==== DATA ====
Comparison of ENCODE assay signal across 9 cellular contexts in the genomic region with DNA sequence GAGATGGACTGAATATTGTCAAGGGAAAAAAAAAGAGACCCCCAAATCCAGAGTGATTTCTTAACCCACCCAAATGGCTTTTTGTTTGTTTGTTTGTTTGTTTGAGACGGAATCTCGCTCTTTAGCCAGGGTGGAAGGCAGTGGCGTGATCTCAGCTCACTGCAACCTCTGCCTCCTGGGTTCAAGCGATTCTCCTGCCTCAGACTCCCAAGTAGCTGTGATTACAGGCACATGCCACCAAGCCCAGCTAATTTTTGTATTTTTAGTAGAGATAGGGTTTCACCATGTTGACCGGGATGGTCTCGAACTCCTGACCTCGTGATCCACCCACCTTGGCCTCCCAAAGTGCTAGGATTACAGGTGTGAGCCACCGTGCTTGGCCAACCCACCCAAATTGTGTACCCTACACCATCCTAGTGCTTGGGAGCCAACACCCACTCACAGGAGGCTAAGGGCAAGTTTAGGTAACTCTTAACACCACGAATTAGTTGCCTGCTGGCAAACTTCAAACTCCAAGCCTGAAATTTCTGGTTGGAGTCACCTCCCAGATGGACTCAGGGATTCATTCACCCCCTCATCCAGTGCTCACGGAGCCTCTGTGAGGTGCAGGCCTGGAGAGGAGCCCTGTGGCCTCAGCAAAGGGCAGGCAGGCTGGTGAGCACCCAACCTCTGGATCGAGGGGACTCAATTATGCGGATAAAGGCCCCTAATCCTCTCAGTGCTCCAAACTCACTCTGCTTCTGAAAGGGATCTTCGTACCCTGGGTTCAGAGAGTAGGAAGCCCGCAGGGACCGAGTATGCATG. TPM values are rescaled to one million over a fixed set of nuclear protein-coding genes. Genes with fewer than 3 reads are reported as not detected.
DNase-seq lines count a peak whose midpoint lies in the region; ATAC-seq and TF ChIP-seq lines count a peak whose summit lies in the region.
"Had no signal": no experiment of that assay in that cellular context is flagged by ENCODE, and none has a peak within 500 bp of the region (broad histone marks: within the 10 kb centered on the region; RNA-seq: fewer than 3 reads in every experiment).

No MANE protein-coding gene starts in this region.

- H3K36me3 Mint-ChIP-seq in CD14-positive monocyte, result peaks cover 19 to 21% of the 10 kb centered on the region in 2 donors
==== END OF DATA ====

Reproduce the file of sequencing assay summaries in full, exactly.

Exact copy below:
Comparison of ENCODE assay signal across 9 cellular contexts in the genomic region with DNA sequence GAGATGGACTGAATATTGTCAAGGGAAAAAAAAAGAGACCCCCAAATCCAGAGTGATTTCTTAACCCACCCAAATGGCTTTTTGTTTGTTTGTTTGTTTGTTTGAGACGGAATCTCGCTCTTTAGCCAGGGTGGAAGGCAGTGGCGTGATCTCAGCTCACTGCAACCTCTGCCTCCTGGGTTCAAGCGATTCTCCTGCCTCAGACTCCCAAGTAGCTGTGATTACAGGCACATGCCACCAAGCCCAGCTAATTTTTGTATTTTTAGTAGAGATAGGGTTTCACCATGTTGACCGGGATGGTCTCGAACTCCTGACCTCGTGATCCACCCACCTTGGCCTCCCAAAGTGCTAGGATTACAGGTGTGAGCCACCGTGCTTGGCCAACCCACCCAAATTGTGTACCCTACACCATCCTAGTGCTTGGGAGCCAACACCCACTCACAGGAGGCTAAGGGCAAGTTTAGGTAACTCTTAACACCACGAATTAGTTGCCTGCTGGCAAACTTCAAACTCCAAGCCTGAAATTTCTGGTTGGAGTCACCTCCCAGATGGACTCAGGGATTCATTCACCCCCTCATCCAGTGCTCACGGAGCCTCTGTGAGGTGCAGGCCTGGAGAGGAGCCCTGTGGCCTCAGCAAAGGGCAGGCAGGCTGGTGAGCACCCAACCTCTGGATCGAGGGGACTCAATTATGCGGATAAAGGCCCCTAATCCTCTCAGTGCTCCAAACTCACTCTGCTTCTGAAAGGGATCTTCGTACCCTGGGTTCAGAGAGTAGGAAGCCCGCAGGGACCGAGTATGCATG. TPM values are rescaled to one million over a fixed set of nuclear protein-coding genes. Genes with fewer than 3 reads are reported as not detected.
DNase-seq lines count a peak whose midpoint lies in the region; ATAC-seq and TF ChIP-seq lines count a peak whose summit lies in the region.
"Had no signal": no experiment of that assay in that cellular context is flagged by ENCODE, and none has a peak within 500 bp of the region (broad histone marks: within the 10 kb centered on the region; RNA-seq: fewer than 3 reads in every experiment).

No MANE protein-coding gene starts in this region.

- H3K36me3 Mint-ChIP-seq in CD14-positive monocyte, result peaks cover 19 to 21% of the 10 kb centered on the region in 2 donors